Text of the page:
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Archive for the ‘Gabriel Kahane’ Category

[ATTENDED: February 14, 2019] Gabriel Kahane

I saw Gabriel Kahane open for Punch Brothers about four years ago.   I was really impressed by his piano playing and songwriting.  So when he announced a new album I was on board to see him right away.  I got a ticket for him at a small bar call Bourbon and Branch in Philly.  But I wound up with other plans so I couldn’t go.  Then I saw that he was playing a show at Princeton!

The show was titled 8980: Book of Travelers and was supposed to come with a video of some sort documenting his Book of Travelers album.  I was really curious about this (and pretty excited too, as there were only two locations on the tour where he was going to include the video).  There was no video at our show.  On a message board I was able to find out why not:

There is a version with video and we had originally planned to present it last night. Ultimately, the more personal, direct, Gabriel at the piano seemed like a better fit for our space so we made a change.

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june10SOUNDTRACK: GABRIEL KAHANE-Tiny Desk Concert #178 (November 26, 2011).

kahaneWhen I saw Kahane a few months ago, he looked very different from the fellow here.  (More hair and a beard will do that).

I found Kahane’s music to be really enjoyable even if it was never really that catchy.  His songs are complex and thought-inducing, with many layers.  Although I found that after listening to his songs a number of times, I could really find the hooks in there.

His voice has a kind of soft quality to it–not quiet, but very much not harsh, which allows his enunciations to be heard quite easily.

For “Charming Disease,” Kahane plays keyboards.  He’s accompanied by strings and a guitar (I love the coloration of the guitar).  Since he also writes classical music, his pop songs have a distinctly classical feel (even without the string quartet to back him up). So the piano lines that he plays are simple chords, they are full lines.  And there are times when the guitar plays beautiful counterpoint to his chords.  This song is about an alcoholic (“I took you home and took away your keys”), but you’d never know the darkness of the lyrics from the melody which is bright and cheerful.  I love the middle section of the song–the chord progressions during the “Wine Dark Sea” are, in my mind anyway, very Kahane, and they’re what I love about his music.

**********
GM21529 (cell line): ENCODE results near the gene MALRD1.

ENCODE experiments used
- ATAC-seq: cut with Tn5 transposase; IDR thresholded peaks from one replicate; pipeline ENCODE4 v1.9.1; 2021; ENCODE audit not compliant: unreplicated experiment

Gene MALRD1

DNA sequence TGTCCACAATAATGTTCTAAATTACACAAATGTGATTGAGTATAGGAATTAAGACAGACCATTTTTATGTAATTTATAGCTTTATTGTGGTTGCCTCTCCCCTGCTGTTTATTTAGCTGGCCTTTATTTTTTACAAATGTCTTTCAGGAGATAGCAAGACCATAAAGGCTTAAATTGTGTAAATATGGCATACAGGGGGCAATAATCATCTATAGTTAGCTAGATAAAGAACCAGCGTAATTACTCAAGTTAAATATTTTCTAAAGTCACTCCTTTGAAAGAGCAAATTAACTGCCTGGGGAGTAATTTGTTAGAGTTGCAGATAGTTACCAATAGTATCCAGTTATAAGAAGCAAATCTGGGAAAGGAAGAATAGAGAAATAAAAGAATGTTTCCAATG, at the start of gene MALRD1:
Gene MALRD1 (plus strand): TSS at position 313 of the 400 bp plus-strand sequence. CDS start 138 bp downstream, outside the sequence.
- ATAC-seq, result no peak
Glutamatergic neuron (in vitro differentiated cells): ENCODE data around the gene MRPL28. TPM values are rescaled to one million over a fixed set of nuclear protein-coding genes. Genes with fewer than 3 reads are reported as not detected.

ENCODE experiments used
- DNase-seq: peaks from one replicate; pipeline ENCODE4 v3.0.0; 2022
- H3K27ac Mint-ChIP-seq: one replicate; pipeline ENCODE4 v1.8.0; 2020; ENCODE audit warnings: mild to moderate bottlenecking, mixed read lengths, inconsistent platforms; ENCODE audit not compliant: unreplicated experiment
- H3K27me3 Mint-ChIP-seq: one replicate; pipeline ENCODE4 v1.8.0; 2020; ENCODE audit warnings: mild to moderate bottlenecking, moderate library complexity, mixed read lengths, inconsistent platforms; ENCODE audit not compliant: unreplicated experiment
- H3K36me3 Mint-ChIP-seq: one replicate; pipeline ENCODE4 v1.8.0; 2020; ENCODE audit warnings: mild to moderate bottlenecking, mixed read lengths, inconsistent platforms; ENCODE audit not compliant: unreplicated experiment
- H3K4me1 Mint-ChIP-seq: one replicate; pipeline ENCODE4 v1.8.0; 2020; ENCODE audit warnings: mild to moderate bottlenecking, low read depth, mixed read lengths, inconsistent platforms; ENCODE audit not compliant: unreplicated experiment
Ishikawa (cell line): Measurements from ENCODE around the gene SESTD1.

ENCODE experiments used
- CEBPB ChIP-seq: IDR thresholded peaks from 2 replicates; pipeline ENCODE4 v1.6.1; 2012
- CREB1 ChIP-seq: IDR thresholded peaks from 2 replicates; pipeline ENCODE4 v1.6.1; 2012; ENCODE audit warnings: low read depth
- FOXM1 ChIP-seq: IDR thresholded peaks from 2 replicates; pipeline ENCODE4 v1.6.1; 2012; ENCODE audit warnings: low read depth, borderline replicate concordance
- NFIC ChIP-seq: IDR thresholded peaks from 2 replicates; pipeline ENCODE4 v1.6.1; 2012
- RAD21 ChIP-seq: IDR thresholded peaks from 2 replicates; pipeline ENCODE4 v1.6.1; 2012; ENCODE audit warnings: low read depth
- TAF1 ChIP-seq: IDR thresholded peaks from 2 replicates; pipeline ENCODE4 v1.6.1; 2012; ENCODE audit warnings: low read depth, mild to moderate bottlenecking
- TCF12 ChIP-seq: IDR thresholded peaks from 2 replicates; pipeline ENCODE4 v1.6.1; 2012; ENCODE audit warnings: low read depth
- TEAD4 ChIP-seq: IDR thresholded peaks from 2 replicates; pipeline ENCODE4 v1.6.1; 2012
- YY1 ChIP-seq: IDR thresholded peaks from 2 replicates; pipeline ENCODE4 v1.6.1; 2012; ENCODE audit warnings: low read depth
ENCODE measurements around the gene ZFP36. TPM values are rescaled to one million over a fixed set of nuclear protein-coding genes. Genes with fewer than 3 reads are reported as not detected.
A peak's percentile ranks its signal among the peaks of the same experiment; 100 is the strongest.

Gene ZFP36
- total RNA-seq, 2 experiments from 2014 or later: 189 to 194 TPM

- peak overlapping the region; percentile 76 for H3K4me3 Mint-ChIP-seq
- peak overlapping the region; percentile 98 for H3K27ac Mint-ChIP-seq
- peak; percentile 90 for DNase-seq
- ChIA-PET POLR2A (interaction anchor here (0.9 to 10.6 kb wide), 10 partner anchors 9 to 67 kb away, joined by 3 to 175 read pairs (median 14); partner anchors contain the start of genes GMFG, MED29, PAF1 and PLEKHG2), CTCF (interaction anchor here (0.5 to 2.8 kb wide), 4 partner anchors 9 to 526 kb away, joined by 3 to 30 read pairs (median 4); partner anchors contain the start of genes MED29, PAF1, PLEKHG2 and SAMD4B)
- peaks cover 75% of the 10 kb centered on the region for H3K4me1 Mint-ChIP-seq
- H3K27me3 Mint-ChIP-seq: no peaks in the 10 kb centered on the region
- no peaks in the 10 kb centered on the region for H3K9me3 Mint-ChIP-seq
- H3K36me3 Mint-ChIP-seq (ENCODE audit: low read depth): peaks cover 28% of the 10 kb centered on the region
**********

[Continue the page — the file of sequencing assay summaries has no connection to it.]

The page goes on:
For “Where Are the Arms” he switches to acoustic guitar.  You know the song isn’t going to be simple when he counts of “1, 2, 3, 4, 5, 6”  I love that he plays a continuing picked section while the guitar and strings play chords behind him, really fleshing out the song.

As they prepare for the final song, one of the violinists knocks over her music stand and he jokes, how did you fit an 11 piece band back her but we can’t get a string quartet.  Someone shouts that it’s the strings–the bows.  Kahane says, yes, “One string is two humans–ego and otherwise.”  To groans from the band.

For “Last Dance” I love that he sings his vocal melody along with the guitar melody (something Frank Zappa used to do–it’s complex and interesting).   And while there is certainly a melody there, he really complicates it with all of the single notes.  The strings come in and the song modifies somewhat until his voice seems to resume the complex singing style.  But then in the middle of the song (“she begins to sing”) it switches to a very catchy section with a refrain of “sex and cigarettes.”  It’s the most immediate thing in the show and shows how poppy Kahane can be.  even if the ending is quite abrupt.

He really deserves repeated and close listening.

[READ: February 5, 2016] “Learning to Look at L.A.”

I know Gabriel Kahane from when he opened for Punch Brothers this past summer.  I really enjoyed his set and found his album charming and eccentric but very literary.

Turns out that at the time of the release of The Ambassador he wrote this piece for the New Yorker as well.  It explores the themes that he delved into for his album, especially architecture in L.A.   He even opens with a discussion of Die Hard.  Like his song “Villains (4616 Dundee Dr.)” which contains the lyric:

I’ve been thinking a lot
About action movies of the 1980’s
Particularly Die Hard,
Which seems to illustrate
So many of the anxieties
Central to a time + place:
Japanese capital
The waning of the cold war
Pride in a downtown
What did they build it for?

He says that his “affection for this film is one hundred-percent unironic.” (more…)

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[ATTENDED: December 7, 2015] Punch Brothers

punchChris Thile is a member of Nickel Creek whose last album I loved.  He’s also appeared multiple times on Tiny Desk Concerts (with several different bands).  And that’s where I saw Punch Brothers for the first time.

Punch Brothers are five guys–Chris Thile (mandolin), Gabe Witcher (fiddle/violin), Noam Pikelny (banjo), Chris Eldridge (guitar), and Paul Kowert (bass).  They play a sort of bluegrass, but with a lot of elements of classical music (their debut has a classical suite on it and now they cover Debussey live).  Other labels given to the band include “bluegrass instrumentation and spontaneity in the strictures of modern classical” as well as “American country-classical chamber music.”

That all goes a long way to not really describing what the band sounds like.

The five guys stood around one old timey microphone (like in the poster).  ANd they blew us all away. (more…)

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